Peter’s replacement, another blond bass-playing tenor singer named Jason Scheff (son of Jerry Scheff, bass player for Elvis Presley), sounded a lot like Peter. His voice wasn’t quite as robust, but it worked well enough to carry the typically bombastic Foster power ballad ”Will You Still Love Me” into the top 5.
”If She Would Have Been Faithful” saw some chart action too, but didn’t really have much in the way of legs. It stumbled over an overly analytical theme, with lyrics (”It’s a paradox, full of contradiction / How I got from there to here / It defies a logical explanation”) that really had no place in a fluffy pop ballad. Plus they just weren’t very good. Still, it managed to chart in the top 40, so somebody liked it.
Lamm, meanwhile, continued his return to active contributions to Chicago with two songs this time, making his typical everyday life observations in ”Forever” and ”Over And Over.” But it hardly sounds like any humans are playing on these songs, and the choruses are dogs. He had far better songs written by this time, like ”When Will The World Be Like Lovers,” which Chicago did record for this album. Mysteriously, it was scrapped, though Lamm did include a great rendition on his second solo album.
Pankow, also once a powerful songwriting force in the band, delivers a dog with ”One More Day.” ”Give the children of the world one more day,” Jason Scheff sings. But we never quite know why or what for.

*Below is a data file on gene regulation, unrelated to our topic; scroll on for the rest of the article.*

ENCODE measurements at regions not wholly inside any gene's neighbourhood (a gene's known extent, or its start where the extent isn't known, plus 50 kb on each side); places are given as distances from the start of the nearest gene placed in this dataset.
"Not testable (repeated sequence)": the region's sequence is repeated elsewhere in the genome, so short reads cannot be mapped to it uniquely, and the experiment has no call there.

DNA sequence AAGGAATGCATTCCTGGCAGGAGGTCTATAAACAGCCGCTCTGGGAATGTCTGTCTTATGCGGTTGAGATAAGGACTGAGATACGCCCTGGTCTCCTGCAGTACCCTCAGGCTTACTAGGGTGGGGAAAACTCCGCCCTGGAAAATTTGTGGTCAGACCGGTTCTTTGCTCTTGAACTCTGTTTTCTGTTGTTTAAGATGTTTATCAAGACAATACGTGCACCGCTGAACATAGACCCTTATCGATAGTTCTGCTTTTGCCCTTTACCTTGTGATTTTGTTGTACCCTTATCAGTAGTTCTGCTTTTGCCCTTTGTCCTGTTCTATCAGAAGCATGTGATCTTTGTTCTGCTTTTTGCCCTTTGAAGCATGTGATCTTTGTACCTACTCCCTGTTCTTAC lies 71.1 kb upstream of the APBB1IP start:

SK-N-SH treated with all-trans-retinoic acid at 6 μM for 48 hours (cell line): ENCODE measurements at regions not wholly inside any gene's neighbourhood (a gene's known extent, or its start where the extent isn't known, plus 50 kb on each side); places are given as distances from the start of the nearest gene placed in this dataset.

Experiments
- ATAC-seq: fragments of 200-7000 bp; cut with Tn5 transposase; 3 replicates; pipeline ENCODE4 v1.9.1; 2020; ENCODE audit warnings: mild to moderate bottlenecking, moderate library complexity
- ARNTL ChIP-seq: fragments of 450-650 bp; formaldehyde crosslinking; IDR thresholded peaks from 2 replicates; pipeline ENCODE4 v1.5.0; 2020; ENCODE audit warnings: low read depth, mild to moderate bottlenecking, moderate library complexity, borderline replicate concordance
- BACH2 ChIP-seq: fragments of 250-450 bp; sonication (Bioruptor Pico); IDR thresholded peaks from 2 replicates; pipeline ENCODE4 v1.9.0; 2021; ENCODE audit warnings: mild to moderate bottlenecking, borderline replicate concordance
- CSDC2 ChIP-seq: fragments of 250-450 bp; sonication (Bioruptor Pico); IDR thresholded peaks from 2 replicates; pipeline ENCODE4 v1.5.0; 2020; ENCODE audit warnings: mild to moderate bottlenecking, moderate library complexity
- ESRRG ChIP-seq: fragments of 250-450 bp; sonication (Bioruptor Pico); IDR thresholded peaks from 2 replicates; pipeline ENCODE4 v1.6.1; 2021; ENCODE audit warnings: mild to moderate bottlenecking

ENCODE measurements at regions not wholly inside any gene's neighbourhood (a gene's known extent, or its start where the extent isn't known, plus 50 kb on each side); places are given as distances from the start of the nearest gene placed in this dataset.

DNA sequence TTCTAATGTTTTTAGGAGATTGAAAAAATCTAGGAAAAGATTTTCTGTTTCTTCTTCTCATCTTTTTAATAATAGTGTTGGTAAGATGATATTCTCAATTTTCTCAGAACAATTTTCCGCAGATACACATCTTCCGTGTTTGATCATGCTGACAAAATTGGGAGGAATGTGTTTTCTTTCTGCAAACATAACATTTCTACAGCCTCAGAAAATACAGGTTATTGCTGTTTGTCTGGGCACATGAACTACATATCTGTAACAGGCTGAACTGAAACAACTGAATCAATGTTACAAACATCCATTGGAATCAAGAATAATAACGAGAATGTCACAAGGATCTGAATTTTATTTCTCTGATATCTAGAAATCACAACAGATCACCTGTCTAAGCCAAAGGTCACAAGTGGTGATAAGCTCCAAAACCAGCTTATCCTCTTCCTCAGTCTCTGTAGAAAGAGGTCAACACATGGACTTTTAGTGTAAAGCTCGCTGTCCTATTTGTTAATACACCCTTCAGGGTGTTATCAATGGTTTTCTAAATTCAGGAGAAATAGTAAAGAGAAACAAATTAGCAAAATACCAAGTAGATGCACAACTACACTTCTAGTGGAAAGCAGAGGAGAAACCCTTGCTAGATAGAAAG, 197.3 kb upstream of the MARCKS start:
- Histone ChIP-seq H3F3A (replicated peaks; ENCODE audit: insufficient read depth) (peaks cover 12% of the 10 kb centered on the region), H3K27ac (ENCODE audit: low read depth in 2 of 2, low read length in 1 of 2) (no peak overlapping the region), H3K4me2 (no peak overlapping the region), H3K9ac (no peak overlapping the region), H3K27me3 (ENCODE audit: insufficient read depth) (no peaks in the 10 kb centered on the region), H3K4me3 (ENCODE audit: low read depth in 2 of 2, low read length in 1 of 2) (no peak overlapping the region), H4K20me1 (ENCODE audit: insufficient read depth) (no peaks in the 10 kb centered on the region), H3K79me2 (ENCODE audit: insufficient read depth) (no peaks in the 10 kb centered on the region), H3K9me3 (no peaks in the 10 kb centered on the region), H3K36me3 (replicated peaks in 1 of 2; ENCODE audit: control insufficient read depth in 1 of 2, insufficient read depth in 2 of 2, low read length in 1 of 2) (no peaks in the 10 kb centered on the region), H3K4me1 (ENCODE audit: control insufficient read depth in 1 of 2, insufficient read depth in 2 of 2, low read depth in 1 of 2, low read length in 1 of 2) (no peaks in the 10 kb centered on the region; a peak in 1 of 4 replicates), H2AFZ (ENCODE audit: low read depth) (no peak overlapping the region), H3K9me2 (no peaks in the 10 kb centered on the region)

Champlin sort of redeems himself in this cold, sterile, mediocre stew of sound with ”It’s Alright,” but that’s about it for anything worth hanging on to here. Oh sure, the little tease called ”Free Flight” reminds us that the Chicago horns are still around and sound great, but really, why bother? 15 seconds of a glorious reminder stuck in the middle of 40 minutes of some of the most cold, calculated product’ the band had released? It was 1986. I guess that says it all.
Chicago 19 (1988)
David Foster was out for this album, but Chas Sandford and Ron Nevison were in. Meaning, Chicago sounded like Heart now. Whoopee!
There was also a new guitarist who joined during the last album, though guitarists had been relegated to sidemen by the band since the ego trip that was Donnie Dacus. Dawayne Bailey looked a bit like Axl Rose, before anyone knew who Axl was, and by album 19, he got to play a little bit on Chicago’s recordings.
But the most noticeable change here was that Jason Scheff was starting to sound a little (just a little) less like Peter Cetera and a little more like himself. The Tim Feehan-written ”Heart In Pieces” seemed to bear that out right away, and it rocked a little too.
I remember the first time I played it, in the presence of two of my cousins after my uncle gave me the cassette as a gift. My cousins’ immediate reaction: ”this doesn’t sound like Chicago!” Not ”this is good” or ”this is bad,” but ”this doesn’t sound like Chicago.” It’s that logo — when you see it, you expect a certain sound, just like you expect a certain taste when you see that Coca-Cola logo. When Coke changed their formula, consumers revolted. There wasn’t so much a revolt when Chicago changed their formula (which as far as the record buying masses were concerned, this translates to Peter Cetera’s departure), just a lot of confusion. And enough people were still buying the records, so there was no need to change back to ”classic Chicago.” Not that Cetera would ever come back anyway…